Two weeks ago the East Coast of the U.S. experienced the wrath of Tropical Storm “Isaias”. This was the second Tropical Storm to make its way up the East Coast of the U.S. in the past month.
Here in the New York metropolitan area my favorite meteorologists – Dr. Tempest and Dr. Squall heralded the arrival of Tropical Storm Isaias with the following live coverage (the transcript of their broadcast has been reprinted here for your reading enjoyment):
Dr. Squall: “In anticipation of the devastating storm people are hoarding such necessary supplies as bottled water, batteries and Slim Jims.”
Dr. Tempest: “What exactly is a Slim Jim Dr. Squall?”
Dr. Squall: “Jerky.”
Dr. Tempest: “Who the hell are you calling a jerk you buffoon?”
Dr. Squall: “No, I’m not calling you a jerk. A Slim Jim is a type of beef jerky. And who are you calling a buffoon? What is a buffoon anyway – a cross between a buffalo and a raccoon? Why isn’t that a raccalo?”
Dr. Tempest: “Why don’t we just explain to the audience what they can expect from Isaias?
Dr. Squall: “Well, to start off, the winds will be brutal. Any paper, cardboard, etc. left outside will most certainly be blown away by Isaias. As will leaves, twigs, and small rodents.”
Dr. Tempest: “Yes, and it will rain too. Perhaps an inch or two. Maybe even three. People should be prepared with an umbrella, windbreaker and/or rubbers.”
Dr. Squall: “Rubbers? Aah yes, of course. We like to encourage safe sex during storm season.”
Dr. Tempest: “And there may be some flooding in low lying areas and places with poor drainage in general. There will definitely be puddles of standing water. Larger puddles of standing water, or standing pools of water as we like to refer to them, are possible too.”
Given all of the tropical storm activity this summer here’s some useful tips:
Tip #1: Time is of the essence when evacuating coastal areas and all traffic laws, as well as, criminal laws are automatically suspended. Feel free to run people off the road who get in your way. Especially if they are driving at 40 mph in the left lane of the highway with their left blinker on. These people aren’t going to make it out of the area in time anyway so you will be doing them and other people who are trying to get out of the area a favor. Remember what Spock from Star Trek used to say – “the needs of the many outweigh the needs of the few”. Get out of the friggin’ way.
Tip #2: A hurricane is only as good as the party you throw to celebrate its arrival. So, invite some friends over and relax, enjoy yourself, everything is going to be OK. And if it isn’t, at least you will have had one hell of a time riding out the storm together. Partying will take your mind off of all of the destruction and chaos occurring outside. It will also help to dull the pain when you get smacked in the head with a 2 x 4 from your wall when the hurricane hits your house. Sure, you’ll probably have one hell of a hang-over the next day – if you’re not dead – but at least you can brag to your neighbors that they were all a bunch of wimps for evacuating.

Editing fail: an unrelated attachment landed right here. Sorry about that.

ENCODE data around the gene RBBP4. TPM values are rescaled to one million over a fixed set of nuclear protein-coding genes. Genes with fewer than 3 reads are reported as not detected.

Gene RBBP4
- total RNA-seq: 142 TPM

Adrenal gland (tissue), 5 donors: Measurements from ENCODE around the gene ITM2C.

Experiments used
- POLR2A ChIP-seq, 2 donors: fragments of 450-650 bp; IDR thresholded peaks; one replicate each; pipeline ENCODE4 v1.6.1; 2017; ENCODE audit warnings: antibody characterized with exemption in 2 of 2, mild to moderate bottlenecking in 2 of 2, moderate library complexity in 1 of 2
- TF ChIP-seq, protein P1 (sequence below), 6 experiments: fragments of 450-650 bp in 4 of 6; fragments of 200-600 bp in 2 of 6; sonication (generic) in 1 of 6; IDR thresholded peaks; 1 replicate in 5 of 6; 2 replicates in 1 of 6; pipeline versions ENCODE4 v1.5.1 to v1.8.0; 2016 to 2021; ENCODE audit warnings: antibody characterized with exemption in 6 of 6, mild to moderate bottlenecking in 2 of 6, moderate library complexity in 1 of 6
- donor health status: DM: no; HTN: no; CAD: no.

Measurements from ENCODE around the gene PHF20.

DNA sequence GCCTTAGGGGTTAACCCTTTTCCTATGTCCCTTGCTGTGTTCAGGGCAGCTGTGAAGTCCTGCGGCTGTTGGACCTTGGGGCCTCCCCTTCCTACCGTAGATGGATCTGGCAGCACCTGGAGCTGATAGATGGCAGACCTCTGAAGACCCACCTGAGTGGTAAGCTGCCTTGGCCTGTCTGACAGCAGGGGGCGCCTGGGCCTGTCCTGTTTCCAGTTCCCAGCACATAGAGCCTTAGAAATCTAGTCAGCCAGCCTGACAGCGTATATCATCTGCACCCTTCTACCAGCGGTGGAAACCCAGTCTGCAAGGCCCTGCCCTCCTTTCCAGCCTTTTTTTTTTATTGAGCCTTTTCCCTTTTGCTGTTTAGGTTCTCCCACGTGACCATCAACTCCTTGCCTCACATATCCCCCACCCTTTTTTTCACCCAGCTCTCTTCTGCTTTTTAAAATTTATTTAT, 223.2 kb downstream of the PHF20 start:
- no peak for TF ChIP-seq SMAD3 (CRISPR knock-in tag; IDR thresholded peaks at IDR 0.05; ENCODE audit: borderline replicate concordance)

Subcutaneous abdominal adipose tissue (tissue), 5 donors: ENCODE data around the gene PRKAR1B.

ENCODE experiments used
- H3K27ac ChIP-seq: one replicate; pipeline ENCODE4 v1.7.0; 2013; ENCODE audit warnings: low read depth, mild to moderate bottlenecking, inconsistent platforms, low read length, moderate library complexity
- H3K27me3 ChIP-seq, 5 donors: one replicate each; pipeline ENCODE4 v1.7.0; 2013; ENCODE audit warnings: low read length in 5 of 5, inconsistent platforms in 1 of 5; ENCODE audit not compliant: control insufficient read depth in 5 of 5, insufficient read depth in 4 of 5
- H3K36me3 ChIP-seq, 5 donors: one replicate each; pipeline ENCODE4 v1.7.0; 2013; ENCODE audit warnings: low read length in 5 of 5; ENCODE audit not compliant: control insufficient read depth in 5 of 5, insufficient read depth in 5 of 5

Tip #3: Looting is not only necessary; it’s essential for survival. Obviously during a natural disaster, you are going to run out of critical items like TVs, microwave ovens, jewelry, liquor, etc. Face it; you are not going to be able to pack everything you’ll need when you evacuate. Retail establishments are going to get damaged anyway and besides, they’re insured. So be sure to take what you need and leave something for your neighbor to loot – I mean take. It may seem inherently wrong, but remember “ask not, want not”. If it’s free, I’ll take three.
Tip #4: If you live near a mobile home park, then you definitely want to get as far away from it as possible. It is well established in the field of meteorology that tornadoes, tropical storms, and hurricanes are attracted to mobile homes. The high concentration of metal in mobile home parks creates an atmospheric anomaly that changes the magnetic polarity of the ions in the atmosphere thereby creating a preferential pathway of potential energy that directs tornados, tropical storms, and hurricanes toward mobile home parks. OK, not really but it sounds right doesn’t it? Anyway, if there is mobile home park around it’s guaranteed that a tornado, tropical storm or hurricane will obliterate it.
Tip #5: Remember to file your property damage claims with your insurance company as soon as possible — and often. Your insurance company doesn’t expect you to be accurate in your damage assessment. After all, you’ve just been traumatized by a hurricane. You can’t be expected to remember whether you lived in a one-bedroom condo or a five-bedroom McMansion.
Here’s a helpful hint when filing a property damage claim with your insurance company: you just moved into a brand new, big-ass house before the hurricane hit. What a shame about all that damage. You can’t even find any remains of your new house. Don’t worry, the insurance companies expect people to “pad” their claims. It’s OK, everyone does it.
Tip #6: If you’re short on cash after a hurricane, don’t worry. The federal government will help you out. Just look for the “FEMA” signs in the devastated areas; it’s like going to an ATM machine except you don’t need an account. Most people think “FEMA” stands for the “Federal Emergency Management Agency”, but actually “FEMA” stands for “Free, Easy Money Available”. Don’t worry about completing any annoying forms, just ask the nice FEMA people for a cash advance. After all, they’re civil servants – it’s their job to help you out. Go ahead, make their day.
Well, good luck surviving this year’s hurricane season.
Copyright 2020 “The Welcome Matt”